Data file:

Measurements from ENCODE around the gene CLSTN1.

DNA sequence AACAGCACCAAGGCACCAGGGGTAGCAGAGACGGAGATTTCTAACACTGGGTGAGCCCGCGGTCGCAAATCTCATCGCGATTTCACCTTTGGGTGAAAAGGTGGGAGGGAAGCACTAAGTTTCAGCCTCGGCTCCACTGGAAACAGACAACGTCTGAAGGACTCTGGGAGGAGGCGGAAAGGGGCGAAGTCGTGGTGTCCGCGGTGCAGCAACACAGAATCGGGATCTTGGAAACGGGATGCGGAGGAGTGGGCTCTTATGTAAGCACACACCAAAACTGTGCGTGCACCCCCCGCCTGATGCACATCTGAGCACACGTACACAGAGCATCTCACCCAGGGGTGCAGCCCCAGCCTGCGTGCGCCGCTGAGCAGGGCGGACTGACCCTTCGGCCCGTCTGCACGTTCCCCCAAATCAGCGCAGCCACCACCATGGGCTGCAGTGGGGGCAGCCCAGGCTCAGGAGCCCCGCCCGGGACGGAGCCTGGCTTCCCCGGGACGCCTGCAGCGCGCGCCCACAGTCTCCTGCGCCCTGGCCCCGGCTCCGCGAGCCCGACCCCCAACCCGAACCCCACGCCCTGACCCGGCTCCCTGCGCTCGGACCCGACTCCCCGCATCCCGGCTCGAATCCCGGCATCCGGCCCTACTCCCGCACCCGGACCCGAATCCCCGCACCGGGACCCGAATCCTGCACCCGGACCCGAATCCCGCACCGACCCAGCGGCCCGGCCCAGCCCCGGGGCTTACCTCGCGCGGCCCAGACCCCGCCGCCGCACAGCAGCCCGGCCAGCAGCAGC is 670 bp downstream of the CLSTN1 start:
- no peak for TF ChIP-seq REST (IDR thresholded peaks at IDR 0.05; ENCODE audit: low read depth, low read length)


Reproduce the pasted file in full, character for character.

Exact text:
Measurements from ENCODE around the gene CLSTN1.

DNA sequence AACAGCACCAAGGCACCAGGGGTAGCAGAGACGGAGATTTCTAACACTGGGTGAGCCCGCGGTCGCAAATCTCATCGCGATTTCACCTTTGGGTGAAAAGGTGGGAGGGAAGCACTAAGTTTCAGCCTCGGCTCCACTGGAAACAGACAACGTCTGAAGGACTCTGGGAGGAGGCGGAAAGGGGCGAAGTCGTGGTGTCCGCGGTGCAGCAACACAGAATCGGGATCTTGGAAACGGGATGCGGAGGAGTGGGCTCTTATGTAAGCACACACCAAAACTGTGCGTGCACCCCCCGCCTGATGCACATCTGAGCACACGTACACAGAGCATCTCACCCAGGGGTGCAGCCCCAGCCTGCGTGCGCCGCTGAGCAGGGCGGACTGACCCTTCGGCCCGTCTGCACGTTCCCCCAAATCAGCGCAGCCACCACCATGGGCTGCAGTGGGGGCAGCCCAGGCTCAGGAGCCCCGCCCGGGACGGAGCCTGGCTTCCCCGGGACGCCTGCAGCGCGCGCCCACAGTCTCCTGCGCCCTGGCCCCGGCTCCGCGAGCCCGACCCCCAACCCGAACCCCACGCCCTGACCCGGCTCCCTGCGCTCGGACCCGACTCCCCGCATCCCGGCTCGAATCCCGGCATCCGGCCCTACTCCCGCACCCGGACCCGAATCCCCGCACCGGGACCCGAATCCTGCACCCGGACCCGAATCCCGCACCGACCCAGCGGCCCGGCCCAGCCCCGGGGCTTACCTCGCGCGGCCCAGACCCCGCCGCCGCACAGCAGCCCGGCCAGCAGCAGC is 670 bp downstream of the CLSTN1 start:
- no peak for TF ChIP-seq REST (IDR thresholded peaks at IDR 0.05; ENCODE audit: low read depth, low read length)